Justice Served! Ethnic Press Attacks Men with “Yellow Fever”

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With the World Wide Web expanding to different countries around the globe, the ethnic press is now capable of reaching more potential audiences. Its diverse content provides alternative viewpoints to issues that are often portrayed in a one-sided fashion through mainstream media, and its presence gives minority groups a place to express themselves and voice their concerns. Myx TV serves as one of the alternative media for the Asian American community. Based in the Los Angeles metropolitan area, the cable television network created a website for all of its visual content, including news and TV shows. Viewers should note that the shows on Myx TV are successful in criticizing social phenomena associated with race and make the portrayal of the dominant racial group less offensive through creative theatrical performances. The first episode of I’m Asian American and… demonstrates the online ethnic press’s endless potential with discourses created around “Yellow Fever.” Not only so, but the episode seems to bring some sort of justice to Asian American women by giving them more power than white men.

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In “Episode 1: I’m Asian American and… I Want Reparations for Yellow Fever,” Cantonese American actress Kristina Wong becomes a confidant of all Asian American women who have been fetishized by white men. It says on Wong’s official website that she was featured in a New York Times series “highlighting artists of color who use humor to make smart social statements about the sometimes subtle, sometimes obvious ways that race plays out in America today.” Her role in the episode accurately reflects the article’s description of her. Unlike the stereotypical Asian women, she comes across as strong, independent and proud — sometimes rude just to surprise her dates. The positive aspects of her personality are more obvious than the men, making her cuter and more likeable for the audience. Also, as she puts it in the beginning of the episode, she invites her Asian sisters to seek payback from those who objectify Asian women, and by making this statement and acting out in the show, she herself becomes the hero of the day. Viewers may find it interesting that in the episode, Asian American and Caucasion actors almost switched roles in terms of dominance.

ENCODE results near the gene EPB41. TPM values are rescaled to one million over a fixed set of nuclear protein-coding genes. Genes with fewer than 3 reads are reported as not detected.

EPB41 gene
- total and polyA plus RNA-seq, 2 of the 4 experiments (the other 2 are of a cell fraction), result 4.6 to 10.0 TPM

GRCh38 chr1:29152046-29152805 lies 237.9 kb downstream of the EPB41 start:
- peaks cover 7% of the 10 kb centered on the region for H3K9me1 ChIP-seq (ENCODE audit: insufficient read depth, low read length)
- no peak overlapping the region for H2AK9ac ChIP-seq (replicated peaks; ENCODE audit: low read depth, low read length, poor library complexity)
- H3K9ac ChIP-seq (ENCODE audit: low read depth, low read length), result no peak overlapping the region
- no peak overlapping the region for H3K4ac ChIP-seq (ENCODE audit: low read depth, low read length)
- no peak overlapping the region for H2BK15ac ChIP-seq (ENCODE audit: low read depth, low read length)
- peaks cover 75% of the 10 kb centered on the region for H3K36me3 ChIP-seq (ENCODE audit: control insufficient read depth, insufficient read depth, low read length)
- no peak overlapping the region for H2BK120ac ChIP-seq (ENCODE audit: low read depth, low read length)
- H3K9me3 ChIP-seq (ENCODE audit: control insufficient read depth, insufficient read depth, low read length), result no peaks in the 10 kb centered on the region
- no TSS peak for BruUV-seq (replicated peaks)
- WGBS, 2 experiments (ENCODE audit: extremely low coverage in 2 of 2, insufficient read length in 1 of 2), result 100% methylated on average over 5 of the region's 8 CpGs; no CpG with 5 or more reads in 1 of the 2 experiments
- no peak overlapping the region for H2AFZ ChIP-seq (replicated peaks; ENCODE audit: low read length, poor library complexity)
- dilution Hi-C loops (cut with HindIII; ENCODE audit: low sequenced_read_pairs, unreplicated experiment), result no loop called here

Not only does Wong the Asian American actress play the main character of the episode, but her personality is much more vivid than the white men acting as her dates. Although there are three white actors in the show, they each only show up for a short period of time and there are no obvious distinctions between their personalities. All three of them appear submissive and intimidated in front of Wong, and in the end, they all show up in the theater with not much interaction. By casting white characters as the Other, the show makes strange the dominant discourse in a not-too-offensive and rather humorous way. It also confronts racial stereotypes and provides the opportunity for Asian Americans gain power and move up in the social hierarchy.

“I’m Asian American and… I Want Reparations for Yellow Fever” is a fine example of the power of the ethnic press. It is important for scholars, social activists, the general audience and the entertainment industry to recognize such influence because so much more can be achieved if people keep exploring the potential of Asian American grassroots TV combined with the prevalence of the Internet.

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